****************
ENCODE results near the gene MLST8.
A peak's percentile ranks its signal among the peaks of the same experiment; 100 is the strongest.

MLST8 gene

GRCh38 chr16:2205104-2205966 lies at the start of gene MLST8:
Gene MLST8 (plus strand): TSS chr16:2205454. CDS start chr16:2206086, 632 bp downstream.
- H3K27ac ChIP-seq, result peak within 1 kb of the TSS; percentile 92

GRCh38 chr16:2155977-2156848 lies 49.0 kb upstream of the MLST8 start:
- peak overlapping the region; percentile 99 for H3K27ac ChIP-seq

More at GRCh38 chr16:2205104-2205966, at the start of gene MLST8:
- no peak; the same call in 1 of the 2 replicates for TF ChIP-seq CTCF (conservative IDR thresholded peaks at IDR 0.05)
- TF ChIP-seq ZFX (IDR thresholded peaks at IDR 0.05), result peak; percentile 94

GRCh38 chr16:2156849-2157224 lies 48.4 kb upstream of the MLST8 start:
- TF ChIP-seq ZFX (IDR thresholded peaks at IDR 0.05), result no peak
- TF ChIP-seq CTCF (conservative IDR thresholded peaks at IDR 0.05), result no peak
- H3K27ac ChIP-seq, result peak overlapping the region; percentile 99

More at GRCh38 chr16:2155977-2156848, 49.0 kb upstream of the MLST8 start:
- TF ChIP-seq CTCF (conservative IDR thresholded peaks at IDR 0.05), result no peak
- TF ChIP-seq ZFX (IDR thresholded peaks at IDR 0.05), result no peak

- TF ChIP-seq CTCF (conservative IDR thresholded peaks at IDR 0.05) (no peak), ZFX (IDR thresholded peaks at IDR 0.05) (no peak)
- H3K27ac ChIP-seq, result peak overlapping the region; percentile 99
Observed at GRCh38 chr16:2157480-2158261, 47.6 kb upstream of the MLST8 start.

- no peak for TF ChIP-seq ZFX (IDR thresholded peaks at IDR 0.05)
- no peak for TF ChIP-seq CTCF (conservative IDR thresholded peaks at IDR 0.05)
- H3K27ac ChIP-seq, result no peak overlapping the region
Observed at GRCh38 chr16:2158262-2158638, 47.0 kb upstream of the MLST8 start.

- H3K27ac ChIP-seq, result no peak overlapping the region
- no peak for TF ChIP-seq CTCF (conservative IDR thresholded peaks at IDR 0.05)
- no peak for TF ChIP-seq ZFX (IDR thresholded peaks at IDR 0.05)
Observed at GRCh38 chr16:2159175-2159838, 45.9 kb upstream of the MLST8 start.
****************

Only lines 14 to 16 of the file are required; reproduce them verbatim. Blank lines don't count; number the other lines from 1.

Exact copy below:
- TF ChIP-seq CTCF (conservative IDR thresholded peaks at IDR 0.05), result no peak
- H3K27ac ChIP-seq, result peak overlapping the region; percentile 99

More at GRCh38 chr16:2155977-2156848, 49.0 kb upstream of the MLST8 start: